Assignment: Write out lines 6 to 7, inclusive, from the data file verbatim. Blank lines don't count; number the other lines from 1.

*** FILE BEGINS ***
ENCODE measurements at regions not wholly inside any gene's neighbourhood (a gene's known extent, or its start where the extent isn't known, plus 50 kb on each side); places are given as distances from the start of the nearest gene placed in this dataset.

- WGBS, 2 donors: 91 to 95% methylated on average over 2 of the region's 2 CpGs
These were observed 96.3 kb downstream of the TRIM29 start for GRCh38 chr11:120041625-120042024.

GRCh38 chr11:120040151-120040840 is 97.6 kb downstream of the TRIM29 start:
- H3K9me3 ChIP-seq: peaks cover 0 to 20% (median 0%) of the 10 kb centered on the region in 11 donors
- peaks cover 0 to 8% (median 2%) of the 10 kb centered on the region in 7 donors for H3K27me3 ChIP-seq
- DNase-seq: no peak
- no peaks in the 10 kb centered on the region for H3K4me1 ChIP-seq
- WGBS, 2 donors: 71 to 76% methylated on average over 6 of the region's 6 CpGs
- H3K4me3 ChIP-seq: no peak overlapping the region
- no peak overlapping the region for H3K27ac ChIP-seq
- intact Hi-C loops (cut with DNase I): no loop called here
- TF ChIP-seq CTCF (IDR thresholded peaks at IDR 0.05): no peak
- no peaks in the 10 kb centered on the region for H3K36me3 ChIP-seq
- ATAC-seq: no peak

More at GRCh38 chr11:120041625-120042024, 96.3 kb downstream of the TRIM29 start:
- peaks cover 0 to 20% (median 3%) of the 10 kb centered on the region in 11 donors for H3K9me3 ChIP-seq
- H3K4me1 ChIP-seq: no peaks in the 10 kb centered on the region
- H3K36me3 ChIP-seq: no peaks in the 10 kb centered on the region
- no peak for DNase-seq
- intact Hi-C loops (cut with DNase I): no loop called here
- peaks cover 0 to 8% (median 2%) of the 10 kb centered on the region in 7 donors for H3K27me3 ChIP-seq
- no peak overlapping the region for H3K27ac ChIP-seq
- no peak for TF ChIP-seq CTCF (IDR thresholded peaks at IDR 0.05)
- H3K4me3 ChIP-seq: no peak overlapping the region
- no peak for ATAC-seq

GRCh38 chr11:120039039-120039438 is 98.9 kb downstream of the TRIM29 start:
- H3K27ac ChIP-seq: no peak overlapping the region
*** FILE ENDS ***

- peaks cover 0 to 8% (median 2%) of the 10 kb centered on the region in 7 donors for H3K27me3 ChIP-seq
- DNase-seq: no peak